Potomac, Maryland

A noticeable trend of late seems to be for major art collectors to create their own private museums, much as their Enlightenment forebears did in the 18th century. Instead of Horace Walpole, Sir John Soane, or Thomas Hope, however, you have Alice Walton (of the Wal-Mart family) building a new museum in Arkansas, designed by Moshe Safdie; newsprint mogul Peter Brant and his wife, Stephanie, turning to Richard Gluckman of Gluckman Mayner to renovate a barn for art at their Greenwich homestead; and Don Fisher, who enlisted Gluckman to design a new museum for his collection in the Presidio in San Francisco. The list goes on.

Glenstone, a 125-acre estate in Potomac, Maryland, is different from its cohorts. The art museum is a new structure conceived as part of a residential compound designed by one architect, Gwathmey Siegel & Associates. The collector, a Forbes 400–ranked industrialist, had first turned to Charles Gwathmey, FAIA, to design a New York City pied-a-terre for him, and admired the way the architect had integrated his art collection into the setting. This led to the design of a new house on the Potomac, along with a plan for a semiprivate museum that would display works by Willem de Kooning, Jackson Pollock, Jasper Johns, Robert Rauschenberg, Cy Twombly, and Robert Ryman, to name a few of the impressive cluster of 20th-century artists represented among the owner’s holdings. (The museum, which is run by the Glenstone Foundation, is open by appointment.) The architects and the client worked with landscape architect Peter Walker and Partners to create a paradisiacal totality from scratch, with an extensive sculpture park embedded in a bucolic setting straight out of Capability Brown.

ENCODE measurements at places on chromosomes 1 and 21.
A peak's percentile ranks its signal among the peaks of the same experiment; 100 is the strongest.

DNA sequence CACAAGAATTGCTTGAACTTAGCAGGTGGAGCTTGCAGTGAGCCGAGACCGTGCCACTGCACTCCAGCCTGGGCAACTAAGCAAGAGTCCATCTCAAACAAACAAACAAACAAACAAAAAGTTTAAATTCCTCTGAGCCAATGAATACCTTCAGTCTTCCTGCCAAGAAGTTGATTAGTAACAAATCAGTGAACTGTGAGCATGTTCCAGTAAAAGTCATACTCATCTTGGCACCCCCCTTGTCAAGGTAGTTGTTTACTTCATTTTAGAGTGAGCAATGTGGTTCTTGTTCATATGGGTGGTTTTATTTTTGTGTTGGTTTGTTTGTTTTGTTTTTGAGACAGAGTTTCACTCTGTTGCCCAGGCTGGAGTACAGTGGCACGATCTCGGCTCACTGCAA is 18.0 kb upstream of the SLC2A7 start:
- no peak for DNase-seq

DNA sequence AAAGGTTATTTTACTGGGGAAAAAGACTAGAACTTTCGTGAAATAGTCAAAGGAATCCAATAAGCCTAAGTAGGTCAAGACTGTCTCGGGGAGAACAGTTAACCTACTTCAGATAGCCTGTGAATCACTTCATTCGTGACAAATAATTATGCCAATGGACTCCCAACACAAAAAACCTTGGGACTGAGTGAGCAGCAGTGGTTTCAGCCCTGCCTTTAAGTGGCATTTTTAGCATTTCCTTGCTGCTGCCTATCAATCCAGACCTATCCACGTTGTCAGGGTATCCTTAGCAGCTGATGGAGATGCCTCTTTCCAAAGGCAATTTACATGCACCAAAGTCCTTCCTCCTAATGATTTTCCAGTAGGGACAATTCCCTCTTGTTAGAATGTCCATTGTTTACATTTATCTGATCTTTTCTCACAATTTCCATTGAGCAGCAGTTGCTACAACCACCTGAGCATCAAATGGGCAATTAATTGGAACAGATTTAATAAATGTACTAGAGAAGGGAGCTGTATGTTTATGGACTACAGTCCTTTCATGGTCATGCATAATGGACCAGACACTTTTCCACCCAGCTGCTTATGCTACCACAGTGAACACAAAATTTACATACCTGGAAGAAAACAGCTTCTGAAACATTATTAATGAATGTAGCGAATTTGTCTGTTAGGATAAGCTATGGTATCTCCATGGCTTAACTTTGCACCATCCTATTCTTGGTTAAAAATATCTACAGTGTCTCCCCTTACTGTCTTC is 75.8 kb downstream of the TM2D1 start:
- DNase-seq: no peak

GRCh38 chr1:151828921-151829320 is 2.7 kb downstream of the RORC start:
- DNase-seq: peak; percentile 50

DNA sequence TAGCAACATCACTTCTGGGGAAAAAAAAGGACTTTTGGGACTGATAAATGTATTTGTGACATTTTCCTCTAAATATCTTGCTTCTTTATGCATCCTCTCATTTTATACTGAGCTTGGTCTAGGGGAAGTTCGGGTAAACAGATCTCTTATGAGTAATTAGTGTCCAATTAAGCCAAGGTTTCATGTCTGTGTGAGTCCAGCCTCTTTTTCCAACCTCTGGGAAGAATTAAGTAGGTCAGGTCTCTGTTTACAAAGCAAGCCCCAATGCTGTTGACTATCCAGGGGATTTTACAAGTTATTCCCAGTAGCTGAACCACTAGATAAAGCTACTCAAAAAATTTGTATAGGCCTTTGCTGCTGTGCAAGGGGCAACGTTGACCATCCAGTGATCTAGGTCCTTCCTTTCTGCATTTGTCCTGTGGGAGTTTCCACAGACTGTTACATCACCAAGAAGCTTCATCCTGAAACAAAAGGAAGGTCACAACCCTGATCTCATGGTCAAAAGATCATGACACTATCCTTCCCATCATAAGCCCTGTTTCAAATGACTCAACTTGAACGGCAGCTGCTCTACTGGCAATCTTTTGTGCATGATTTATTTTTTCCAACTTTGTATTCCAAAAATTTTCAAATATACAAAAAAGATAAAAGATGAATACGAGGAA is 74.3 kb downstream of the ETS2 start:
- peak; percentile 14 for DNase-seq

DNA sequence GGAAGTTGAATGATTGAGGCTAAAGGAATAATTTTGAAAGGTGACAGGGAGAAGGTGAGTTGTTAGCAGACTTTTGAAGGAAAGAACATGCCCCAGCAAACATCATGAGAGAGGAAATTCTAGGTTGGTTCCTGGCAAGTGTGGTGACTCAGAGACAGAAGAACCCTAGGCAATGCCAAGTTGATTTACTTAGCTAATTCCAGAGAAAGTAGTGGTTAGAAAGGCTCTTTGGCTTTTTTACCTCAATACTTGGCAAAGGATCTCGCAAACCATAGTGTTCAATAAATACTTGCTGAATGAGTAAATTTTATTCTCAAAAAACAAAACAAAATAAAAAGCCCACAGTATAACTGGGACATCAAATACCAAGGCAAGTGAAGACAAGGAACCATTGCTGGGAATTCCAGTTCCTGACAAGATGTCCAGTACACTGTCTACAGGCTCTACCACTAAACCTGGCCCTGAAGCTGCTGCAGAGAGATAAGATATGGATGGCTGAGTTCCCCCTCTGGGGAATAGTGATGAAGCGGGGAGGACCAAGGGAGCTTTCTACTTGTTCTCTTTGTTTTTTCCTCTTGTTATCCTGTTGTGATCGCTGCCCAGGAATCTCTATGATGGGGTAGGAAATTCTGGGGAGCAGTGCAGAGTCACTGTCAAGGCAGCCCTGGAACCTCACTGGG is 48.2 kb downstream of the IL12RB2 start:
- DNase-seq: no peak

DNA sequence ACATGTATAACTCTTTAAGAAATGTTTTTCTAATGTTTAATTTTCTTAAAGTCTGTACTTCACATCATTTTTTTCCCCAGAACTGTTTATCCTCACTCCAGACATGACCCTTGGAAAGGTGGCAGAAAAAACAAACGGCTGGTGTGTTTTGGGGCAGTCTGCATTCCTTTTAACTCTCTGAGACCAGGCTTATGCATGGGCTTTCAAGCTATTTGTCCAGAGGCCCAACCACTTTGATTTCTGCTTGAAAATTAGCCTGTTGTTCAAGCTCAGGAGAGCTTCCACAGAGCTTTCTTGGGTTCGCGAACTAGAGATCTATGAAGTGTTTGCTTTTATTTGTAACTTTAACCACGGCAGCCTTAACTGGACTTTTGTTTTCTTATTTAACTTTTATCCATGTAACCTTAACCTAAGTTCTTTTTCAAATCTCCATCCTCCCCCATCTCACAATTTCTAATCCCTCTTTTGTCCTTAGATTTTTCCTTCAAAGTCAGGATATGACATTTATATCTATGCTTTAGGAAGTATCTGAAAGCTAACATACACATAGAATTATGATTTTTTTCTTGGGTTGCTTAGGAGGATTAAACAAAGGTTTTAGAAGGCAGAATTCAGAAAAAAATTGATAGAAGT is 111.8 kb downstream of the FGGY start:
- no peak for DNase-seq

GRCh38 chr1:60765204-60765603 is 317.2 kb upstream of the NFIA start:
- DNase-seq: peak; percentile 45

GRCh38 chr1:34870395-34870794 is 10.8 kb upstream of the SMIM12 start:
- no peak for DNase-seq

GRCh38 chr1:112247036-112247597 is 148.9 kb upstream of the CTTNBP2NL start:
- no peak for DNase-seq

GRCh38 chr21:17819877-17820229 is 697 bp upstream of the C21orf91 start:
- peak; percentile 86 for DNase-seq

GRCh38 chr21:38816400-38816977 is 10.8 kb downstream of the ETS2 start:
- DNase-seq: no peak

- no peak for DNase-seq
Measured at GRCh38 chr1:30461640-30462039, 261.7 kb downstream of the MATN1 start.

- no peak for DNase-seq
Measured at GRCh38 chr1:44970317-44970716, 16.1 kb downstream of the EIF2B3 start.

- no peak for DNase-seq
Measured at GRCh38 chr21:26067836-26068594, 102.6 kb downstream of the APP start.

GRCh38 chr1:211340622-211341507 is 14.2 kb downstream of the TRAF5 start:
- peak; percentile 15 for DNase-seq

The striking itinerary through architecture and landscape begins at the gate, where a long, curving driveway leads past sugar maple trees, wild flowers, and rolling hills. “We wanted to establish an unfolding sequence of views,” says Gwathmey. A large sculpture by Richard Serra, Contour 290 (2004), sits on one side, and Tony Smith’s Smug (1973/2005) on the other. The drive splits at the existing 2-acre pond, with a biomorphic shape that reappears as a design motif elsewhere in the complex. One serpentine leg of the drive leads to the main house; the other, to the museum.

In responding to the particuliarities of the site and the variegated program, which included a guest cottage and pool house, Gwathmey had the chance to rework architectural motifs he had developed over the years, as well as experiment with new formal notions. This opportunity may seem akin to Philip Johnson’s creation of his Glass House compound in New Canaan, Connecticut. But there, Johnson, as his own client, added the separate structures for an underground art gallery, a sculpture gallery, along with the Glass House and other assorted buildings from 1949 to 1995. Owing to Johnson’s shifting stylistic predilections, the result looks more like a group show than the assembled works of a single architect.